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Michael Kessel has been a funeral director in Toronto’s east end for 36 years, but nothing prepared him for the devastating impact of Canada’s opioid crisis. “I didn’t get into the funeral business [expecting] to be providing services for people who haven’t even reached the age of 25, people who go out one day and just don’t come home.”

Public librarians find themselves resuscitating patrons who have suffered fentanyl overdoses in their branches. Educators routinely scan their playgrounds for discarded needles. Family-services workers have seen a steep increase in the number of children coming into care because of their parents’ opioid use.

The Canadian Union of Public Employees found in a recent survey of its members that, as the opioid crisis worsens, its impact is being felt by employees who have not traditionally been viewed as first responders and emergency workers. “And as members take on roles that fall outside their original job descriptions, the front lines are shifting,” CUPE researcher Amanda Vyce wrote in a special report on the workplace impact of opioid abuse.

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“CUPE has more than 300,000 members [in non-emergency occupations] who, because they work with the public in public spaces, regularly encounter or are likely to encounter opioid-related issues on the job that affect them personally and professionally,” she wrote. The additional demands and pressures placed on these workers, who are taking on roles well beyond what they originally trained for, have “left many CUPE members feeling stretched thin and without the supports they need.”

Mr. Kessel is now raising community awareness about the lethal nature of fentanyl and looking into ways his funeral home might better support the shattered family members when the death is drug-related. One recent incident in particular, the accidental overdose of a pregnant young woman, “just broke my heart and I had to step out of the office twice that day to compose myself,” Mr. Kessel said. By that point, he had arranged funeral services for 37 overdose victims in the span of three years.

With the backing of Service Corporation International, better known as Dignity Memorial, Mr. Kessel organized a public forum at a nearby church in mid-September for anyone who wanted to attend. Several of his colleagues were in the room, along with recovering addicts, people who had lost family members to drug abuse, social workers and teenagers who saw the meeting notice and walked in.

A drug-squad officer told the audience that fentanyl is 100 times more potent than morphine and is often combined in a toxic mix with other street drugs. “You are rolling the dice every time you use it.”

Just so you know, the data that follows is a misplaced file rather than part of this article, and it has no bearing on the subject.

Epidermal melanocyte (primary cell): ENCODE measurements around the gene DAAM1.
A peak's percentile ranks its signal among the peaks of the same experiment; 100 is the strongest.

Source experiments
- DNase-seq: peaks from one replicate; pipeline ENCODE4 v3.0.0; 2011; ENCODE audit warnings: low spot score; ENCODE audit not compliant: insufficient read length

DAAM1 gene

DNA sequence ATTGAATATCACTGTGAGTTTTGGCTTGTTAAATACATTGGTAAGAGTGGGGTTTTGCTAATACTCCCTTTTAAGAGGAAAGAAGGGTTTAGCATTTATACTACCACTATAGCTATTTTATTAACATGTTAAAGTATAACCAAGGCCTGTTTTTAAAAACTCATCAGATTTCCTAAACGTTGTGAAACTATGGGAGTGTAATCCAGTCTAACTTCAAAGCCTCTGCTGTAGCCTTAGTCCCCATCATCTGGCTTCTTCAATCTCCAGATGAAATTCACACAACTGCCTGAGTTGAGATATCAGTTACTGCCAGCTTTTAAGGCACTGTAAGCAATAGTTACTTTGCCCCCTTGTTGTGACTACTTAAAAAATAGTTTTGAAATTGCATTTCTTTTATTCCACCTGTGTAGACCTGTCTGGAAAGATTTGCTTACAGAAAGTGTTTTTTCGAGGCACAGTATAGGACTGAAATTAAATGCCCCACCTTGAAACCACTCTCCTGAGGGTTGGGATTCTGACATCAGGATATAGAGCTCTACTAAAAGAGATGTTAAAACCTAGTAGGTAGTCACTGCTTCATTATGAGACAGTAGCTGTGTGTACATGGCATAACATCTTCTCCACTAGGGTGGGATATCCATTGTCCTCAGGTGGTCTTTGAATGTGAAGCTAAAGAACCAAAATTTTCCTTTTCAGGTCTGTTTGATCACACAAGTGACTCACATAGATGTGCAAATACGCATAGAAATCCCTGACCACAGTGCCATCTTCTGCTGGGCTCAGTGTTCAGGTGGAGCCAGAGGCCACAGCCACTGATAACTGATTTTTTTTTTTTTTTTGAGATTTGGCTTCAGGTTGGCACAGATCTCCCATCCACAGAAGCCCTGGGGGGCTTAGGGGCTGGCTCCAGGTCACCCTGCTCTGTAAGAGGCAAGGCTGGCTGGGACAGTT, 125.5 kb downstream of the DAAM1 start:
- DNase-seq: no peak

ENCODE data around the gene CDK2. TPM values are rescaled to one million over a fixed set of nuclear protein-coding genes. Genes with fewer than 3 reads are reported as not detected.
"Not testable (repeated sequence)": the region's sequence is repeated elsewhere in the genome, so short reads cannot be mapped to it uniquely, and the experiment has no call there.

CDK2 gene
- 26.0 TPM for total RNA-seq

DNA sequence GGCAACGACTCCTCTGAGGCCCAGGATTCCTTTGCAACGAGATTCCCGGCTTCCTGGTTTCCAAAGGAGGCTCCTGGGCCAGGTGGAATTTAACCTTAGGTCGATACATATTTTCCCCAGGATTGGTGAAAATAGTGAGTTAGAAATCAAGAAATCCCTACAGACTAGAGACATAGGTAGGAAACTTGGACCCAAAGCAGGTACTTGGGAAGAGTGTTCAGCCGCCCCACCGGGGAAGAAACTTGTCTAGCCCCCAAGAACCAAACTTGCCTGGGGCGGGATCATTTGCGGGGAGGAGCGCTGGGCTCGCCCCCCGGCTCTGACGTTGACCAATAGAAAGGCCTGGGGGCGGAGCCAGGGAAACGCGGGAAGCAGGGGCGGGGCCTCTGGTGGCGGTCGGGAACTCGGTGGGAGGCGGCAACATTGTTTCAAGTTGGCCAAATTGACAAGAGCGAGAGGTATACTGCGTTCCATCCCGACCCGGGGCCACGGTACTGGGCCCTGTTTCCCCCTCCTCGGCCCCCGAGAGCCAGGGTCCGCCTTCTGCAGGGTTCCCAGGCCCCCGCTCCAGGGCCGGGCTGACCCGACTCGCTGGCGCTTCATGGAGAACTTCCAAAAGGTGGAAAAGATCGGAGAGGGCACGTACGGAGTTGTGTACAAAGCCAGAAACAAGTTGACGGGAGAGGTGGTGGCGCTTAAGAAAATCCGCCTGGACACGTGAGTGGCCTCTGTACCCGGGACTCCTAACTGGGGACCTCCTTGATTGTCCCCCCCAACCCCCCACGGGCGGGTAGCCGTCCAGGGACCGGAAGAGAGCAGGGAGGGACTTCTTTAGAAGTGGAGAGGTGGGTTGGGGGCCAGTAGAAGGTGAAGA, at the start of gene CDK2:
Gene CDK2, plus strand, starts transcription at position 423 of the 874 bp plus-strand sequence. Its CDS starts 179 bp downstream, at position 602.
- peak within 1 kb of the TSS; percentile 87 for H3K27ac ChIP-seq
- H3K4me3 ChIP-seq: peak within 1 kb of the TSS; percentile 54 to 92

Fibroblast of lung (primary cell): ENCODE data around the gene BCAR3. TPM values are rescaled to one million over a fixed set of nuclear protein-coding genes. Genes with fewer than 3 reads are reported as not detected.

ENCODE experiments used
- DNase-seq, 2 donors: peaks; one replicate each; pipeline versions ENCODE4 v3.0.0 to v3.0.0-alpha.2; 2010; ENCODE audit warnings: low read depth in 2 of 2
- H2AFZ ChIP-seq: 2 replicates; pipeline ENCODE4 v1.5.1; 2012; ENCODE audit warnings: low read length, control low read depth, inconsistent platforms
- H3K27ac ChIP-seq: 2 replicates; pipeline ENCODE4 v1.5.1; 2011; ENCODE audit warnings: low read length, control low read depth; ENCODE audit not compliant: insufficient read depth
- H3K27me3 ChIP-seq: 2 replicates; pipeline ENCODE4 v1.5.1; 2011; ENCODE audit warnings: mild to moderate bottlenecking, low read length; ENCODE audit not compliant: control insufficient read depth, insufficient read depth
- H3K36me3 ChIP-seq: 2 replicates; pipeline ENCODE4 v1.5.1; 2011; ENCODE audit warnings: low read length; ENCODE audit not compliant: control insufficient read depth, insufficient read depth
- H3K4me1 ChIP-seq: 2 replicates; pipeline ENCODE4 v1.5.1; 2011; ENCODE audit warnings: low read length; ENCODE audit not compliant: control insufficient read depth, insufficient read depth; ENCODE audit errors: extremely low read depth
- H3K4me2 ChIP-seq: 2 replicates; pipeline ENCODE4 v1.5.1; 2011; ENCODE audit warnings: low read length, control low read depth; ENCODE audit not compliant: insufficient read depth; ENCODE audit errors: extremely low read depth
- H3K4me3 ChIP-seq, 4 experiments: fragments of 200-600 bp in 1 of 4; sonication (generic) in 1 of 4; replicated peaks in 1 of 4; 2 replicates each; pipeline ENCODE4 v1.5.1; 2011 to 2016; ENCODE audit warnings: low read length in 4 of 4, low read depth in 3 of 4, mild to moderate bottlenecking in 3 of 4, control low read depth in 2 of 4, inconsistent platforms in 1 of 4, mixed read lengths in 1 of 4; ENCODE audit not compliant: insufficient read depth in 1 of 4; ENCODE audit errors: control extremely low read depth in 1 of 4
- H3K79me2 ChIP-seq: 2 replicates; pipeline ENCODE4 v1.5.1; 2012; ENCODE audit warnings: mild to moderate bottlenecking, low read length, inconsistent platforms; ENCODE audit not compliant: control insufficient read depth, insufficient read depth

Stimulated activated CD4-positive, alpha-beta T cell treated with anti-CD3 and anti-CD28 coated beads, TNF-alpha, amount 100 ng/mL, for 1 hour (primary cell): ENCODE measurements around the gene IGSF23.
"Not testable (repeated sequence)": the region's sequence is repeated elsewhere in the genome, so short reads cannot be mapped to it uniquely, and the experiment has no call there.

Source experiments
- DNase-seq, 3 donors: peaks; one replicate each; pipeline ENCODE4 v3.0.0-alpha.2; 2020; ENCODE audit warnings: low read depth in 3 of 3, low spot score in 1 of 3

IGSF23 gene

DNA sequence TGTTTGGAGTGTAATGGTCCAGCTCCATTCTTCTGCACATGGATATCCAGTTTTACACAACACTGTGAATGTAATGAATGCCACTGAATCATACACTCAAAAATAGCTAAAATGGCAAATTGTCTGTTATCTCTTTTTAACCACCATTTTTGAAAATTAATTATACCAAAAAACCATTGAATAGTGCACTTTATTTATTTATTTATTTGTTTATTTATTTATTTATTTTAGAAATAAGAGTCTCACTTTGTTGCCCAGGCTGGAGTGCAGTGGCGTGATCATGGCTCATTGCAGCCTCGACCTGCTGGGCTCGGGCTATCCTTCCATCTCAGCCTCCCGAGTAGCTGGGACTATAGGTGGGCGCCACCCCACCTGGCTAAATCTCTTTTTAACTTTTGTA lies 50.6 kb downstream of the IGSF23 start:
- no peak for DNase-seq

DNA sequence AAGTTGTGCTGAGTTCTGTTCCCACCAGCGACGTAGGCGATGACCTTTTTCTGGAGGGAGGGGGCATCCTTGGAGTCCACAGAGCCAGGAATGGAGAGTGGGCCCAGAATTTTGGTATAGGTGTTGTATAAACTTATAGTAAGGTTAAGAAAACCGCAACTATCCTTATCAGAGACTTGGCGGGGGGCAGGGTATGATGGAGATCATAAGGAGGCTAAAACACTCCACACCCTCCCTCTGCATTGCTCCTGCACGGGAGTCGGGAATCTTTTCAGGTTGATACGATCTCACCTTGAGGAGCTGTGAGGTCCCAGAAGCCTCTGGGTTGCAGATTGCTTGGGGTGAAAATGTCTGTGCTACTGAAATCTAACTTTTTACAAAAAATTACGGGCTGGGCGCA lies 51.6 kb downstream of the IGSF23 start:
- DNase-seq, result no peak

In Aldergrove, B.C., a community east of Vancouver, funeral director John Romeyn of Alternatives Funeral & Cremation Services feels a social responsibility to warn children and young teenagers about the dangers before they are even tempted to experiment with drugs. His funeral home sees between six and 10 overdose deaths a month, mostly youth and young adults. He will never shake the memory of the father who told him that he and his daughter had made plans to buy her graduation dress. Instead he ended up buying a dress for her to wear in her casket after she overdosed.

Librarian Terrill Budd, who works at a large branch in downtown Calgary, related that some of her colleagues had found “an unresponsive woman” in a washroom shortly before closing time one day and performed cardiopulmonary resuscitation until paramedics arrived.

While library workers would much rather be providing research assistance, bringing in guest authors and inspiring children to read, “we have people picking up needles in front of some of the branches daily, cleaning out the needle boxes inside the branches and [sometimes] the front-line staff and our security staff dealing with overdoses,” Ms. Budd, who is also chief steward with CUPE, said in an interview.

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"It can be challenging and stressful. Library workers care and want to help, but that's not something we are actually trained to manage." After considerable discussion, her branch decided not to equip library workers with naloxone, a drug that can temporarily stop the effects of opioid drugs, because there are security guards on site who are equipped to do that. But, Ms. Budd said, colleagues in some of the smaller branches have asked for training on how to administer the antidote.

The Canadian Centre for Occupational Health and Safety has now issued guidelines for organizations that decide to stock naloxone. Staff should have first-aid training and know how to recognize the signs of an opioid overdose. “Training in how to respond to a potentially violent person is also necessary [because] the person given naloxone may experience acute opioid withdrawal, leading to pain, distress and agitation.” Employers should also recognize that asking employees to treat someone who has overdosed can be traumatic, the federal agency said.

Mr. Kessel and his colleagues have all been trained in the administration of naloxone – in case they have the opportunity to save someone’s life rather than plan his or her funeral.

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